Steam turbines are a critical industrial component used in multiple processes across the world. At Industrial Boilers America, we believe that they are fundamental to the development of the industrial world. It’s hard to imagine the modern economy without them. This post explores what steam turbines are, how different industries use them, their power output, and who benefits from them the most.
What Are Steam Turbines?
Steam turbines are power generators that take hot steam energy and convert it into rotational or mechanical energy. We like to think of them as mediators that convert one form of energy to another. Instead of wasting heat by letting it escape into the environment, steam turbines turn it into work that civilization can then use.
We discuss two main types of steam turbines below: condensing and extracting. Some steam turbine models combine both technologies.
Condensing Steam Turbines
Condensing turbines aim to convert steam energy into mechanical energy, also called torque. Steam in these systems has high enthalpy. As a result, it enters units at a high temperature and then leaves at a much lower temperature.
Steam turbine designs achieve this by using a surface condenser. This component condenses exhaust steam gases from the low-pressure stages of the turbine sequence, decreases the temperature and pressure, and then returns to the source (such as a boiler).
The purpose of this process is to preserve as much energy as possible in waste steam while extracting the maximum amount from the steam in the system. The condenser is a vacuum that increases energy extracted from the steam, improving the net work done compared to a non-condensing system.
Extraction Steam Turbines
Extraction steam turbines aim to maintain constant steam pressure during operation. Control valves integrated with the path of the steam through the turbine make it easier to control variations in load.
Most turbines have several openings along their casing, letting operators extract steam for use in other processes. In addition, some units regulate steam pressure, while others don’t.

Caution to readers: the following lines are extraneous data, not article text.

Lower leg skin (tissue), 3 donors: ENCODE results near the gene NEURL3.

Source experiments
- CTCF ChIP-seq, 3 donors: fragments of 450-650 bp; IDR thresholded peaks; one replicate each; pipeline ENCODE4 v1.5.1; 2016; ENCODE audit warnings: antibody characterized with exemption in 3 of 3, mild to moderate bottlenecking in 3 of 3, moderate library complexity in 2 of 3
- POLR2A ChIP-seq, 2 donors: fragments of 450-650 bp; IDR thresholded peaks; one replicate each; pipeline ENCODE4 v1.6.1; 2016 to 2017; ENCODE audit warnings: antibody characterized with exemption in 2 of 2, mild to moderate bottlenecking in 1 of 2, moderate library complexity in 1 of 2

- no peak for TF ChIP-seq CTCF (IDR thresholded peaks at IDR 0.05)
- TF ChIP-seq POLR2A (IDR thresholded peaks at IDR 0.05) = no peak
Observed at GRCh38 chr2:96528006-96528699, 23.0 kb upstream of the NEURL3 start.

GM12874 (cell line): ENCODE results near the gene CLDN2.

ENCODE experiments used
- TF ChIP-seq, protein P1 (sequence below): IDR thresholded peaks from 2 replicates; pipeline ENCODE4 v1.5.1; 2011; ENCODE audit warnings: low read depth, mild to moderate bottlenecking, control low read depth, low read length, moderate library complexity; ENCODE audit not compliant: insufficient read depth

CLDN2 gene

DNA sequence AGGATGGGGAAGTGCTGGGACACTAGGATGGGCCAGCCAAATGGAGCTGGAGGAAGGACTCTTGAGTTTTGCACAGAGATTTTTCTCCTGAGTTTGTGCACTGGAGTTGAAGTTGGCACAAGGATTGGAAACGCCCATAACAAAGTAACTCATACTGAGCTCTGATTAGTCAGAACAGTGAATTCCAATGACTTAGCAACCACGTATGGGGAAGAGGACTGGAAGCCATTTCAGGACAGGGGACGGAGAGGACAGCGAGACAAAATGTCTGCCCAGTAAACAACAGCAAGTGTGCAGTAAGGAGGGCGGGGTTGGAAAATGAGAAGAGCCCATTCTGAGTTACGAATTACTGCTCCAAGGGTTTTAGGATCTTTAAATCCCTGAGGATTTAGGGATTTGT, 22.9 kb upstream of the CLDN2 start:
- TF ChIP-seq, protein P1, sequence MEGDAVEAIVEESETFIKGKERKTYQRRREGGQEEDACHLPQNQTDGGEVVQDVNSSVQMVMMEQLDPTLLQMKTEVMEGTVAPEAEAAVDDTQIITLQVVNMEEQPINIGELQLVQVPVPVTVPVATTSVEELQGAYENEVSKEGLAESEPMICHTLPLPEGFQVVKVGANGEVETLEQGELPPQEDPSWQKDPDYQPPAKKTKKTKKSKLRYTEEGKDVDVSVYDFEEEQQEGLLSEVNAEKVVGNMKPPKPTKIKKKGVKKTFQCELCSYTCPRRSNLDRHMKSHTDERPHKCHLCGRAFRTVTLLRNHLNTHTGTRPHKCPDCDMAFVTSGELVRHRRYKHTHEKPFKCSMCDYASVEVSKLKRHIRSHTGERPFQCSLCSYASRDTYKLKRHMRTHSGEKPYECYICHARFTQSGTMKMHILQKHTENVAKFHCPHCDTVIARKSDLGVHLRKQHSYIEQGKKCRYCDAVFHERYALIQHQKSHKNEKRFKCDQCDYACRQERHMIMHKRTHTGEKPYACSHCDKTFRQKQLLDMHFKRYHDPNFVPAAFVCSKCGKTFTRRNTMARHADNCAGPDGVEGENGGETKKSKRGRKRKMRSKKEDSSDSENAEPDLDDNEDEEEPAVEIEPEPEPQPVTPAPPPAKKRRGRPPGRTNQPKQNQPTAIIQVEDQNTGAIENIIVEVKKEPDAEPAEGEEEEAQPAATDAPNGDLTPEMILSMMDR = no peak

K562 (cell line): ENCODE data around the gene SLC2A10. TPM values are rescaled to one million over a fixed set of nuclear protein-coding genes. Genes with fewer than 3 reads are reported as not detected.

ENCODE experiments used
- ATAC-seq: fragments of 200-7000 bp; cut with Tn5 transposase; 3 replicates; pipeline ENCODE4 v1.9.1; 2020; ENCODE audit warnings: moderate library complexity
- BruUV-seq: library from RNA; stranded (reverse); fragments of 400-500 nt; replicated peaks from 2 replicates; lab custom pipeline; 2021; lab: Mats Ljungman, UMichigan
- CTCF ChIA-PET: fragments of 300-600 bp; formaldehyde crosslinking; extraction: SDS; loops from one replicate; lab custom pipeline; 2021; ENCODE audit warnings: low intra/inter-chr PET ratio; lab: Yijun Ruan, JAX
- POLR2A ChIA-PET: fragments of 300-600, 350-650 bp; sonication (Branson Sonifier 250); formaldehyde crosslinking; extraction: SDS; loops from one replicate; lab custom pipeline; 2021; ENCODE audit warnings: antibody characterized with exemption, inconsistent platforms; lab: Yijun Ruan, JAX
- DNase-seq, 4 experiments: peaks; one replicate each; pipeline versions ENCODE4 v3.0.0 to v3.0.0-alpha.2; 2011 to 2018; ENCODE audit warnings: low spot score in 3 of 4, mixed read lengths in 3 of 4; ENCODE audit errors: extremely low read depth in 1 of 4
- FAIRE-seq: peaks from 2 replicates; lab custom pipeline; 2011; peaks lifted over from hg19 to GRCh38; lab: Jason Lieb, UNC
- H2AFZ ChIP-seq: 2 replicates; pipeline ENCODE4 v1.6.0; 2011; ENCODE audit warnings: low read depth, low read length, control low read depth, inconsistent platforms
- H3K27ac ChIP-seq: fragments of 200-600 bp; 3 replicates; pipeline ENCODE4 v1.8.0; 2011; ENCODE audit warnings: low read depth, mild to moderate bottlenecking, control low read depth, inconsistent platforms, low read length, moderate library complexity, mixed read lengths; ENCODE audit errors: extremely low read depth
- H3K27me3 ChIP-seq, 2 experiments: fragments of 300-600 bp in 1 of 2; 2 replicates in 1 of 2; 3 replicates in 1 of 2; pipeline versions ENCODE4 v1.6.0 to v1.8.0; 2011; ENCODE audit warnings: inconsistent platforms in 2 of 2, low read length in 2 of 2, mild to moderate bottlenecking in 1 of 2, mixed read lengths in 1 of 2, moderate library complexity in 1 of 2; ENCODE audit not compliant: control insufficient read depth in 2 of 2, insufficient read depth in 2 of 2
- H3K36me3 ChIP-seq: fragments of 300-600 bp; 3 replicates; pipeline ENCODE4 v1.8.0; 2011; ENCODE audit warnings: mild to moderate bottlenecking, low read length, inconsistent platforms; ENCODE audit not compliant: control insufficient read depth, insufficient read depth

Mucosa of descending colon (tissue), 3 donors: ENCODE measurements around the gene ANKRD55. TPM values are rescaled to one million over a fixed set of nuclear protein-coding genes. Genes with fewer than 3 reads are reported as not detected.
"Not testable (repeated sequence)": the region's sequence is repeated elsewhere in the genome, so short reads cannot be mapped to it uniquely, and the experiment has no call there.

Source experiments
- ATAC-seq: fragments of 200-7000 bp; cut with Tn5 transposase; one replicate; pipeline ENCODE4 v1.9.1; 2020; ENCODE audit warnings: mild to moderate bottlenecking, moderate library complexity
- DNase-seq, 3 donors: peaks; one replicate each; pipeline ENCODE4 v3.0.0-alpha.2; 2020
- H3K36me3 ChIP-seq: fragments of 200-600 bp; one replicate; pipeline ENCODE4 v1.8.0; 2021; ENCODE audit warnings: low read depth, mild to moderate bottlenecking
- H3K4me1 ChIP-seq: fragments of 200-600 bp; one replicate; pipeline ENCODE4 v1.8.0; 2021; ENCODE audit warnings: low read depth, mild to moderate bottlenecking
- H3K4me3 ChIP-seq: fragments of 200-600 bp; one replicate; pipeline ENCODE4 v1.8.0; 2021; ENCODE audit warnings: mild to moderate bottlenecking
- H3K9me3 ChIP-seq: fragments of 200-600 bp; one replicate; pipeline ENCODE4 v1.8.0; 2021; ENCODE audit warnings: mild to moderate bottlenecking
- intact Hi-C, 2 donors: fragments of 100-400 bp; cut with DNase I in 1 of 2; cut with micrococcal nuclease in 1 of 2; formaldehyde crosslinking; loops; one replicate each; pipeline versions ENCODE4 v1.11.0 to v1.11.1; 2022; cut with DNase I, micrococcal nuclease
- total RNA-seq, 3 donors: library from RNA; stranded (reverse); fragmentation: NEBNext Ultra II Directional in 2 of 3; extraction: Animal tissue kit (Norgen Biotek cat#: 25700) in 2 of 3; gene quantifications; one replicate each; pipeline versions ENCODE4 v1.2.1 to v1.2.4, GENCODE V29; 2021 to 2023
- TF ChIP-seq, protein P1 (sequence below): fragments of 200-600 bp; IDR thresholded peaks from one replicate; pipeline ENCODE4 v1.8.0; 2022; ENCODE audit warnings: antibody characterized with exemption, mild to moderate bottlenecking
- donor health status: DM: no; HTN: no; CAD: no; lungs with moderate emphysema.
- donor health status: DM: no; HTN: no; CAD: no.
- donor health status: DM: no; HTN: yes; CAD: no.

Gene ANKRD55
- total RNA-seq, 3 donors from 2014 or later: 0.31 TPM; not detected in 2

Power Output of Condensing and Extraction Turbines
The power output from multistage condensing turbines with controlled extraction can vary tremendously. Early steam turbines had relatively modest electricity-generation capabilities. The first one, developed by Charles Parsons in 1884, could output 7.5 kW. Today, it’s not uncommon for large power plants to have steam turbine generators capable of putting out more than 1,000MW of energy.
To calculate the power of a steam turbine, you can use the following equation:
Power = (inlet steam enthalpy – cold reheat enthalpy) + (hot reheat enthalpy – turbine exhaust enthalpy)
You can also calculate the efficiency of the unit by dividing actual enthalpy by isentropic enthalpy.
What Industries Use Steam Turbines?
Because of their ability to generate power from heat energy, multiple industries use steam turbines in their processes.
Power generation is the classic example. Here, plants burn fuel (usually coal or gas) to heat water. This process produces steam which powers turbines. Then, as they rotate, electric coils and magnets generate electricity sent to homes and businesses.
Turbines also have applications in the biomass sector. Researchers consider biomass a renewable and carbon-neutral source of energy. Like coal and gas, burning plant matter and food waste produces heat that can generate steam for turbines.
Geothermal power plants use steam turbines, too. However, these do not burn fuels in the process. Instead, they rely on natural hot vents arising from deep inside the Earth’s crust. Steam from these passes directly into turbines which then generate electricity without the need for fossil fuels.
Interestingly, atomic energy producers also need steam to power turbines. In conventional fission nuclear power plants, radioactive rod decay heats water, turning to steam and powering turbines. In future fusion reactions, fusion cores will heat up, and this energy will then become available for energy production via steam.
Turbines even find use in solar electric power plants. Arrays of mirrored panels reflect incoming solar radiation towards a store of water, usually in a tower. Concentrated heat energy then produces steam which, again, powers turbines to generate electricity.
Other power production methods, such as hydroelectric dams, use turbines. Therefore, these devices are convenient ways to transform useless heat energy contained in steam into useful electricity for homes and businesses.
Industrial Boiler Manufacturing and Installation
We supply a range of turbines designed to help various industries achieve superior value and get full-sale flexibility. If you would like to learn more about Industrial Boilers America, contact one of our global offices to discover the options available for your plant or facility.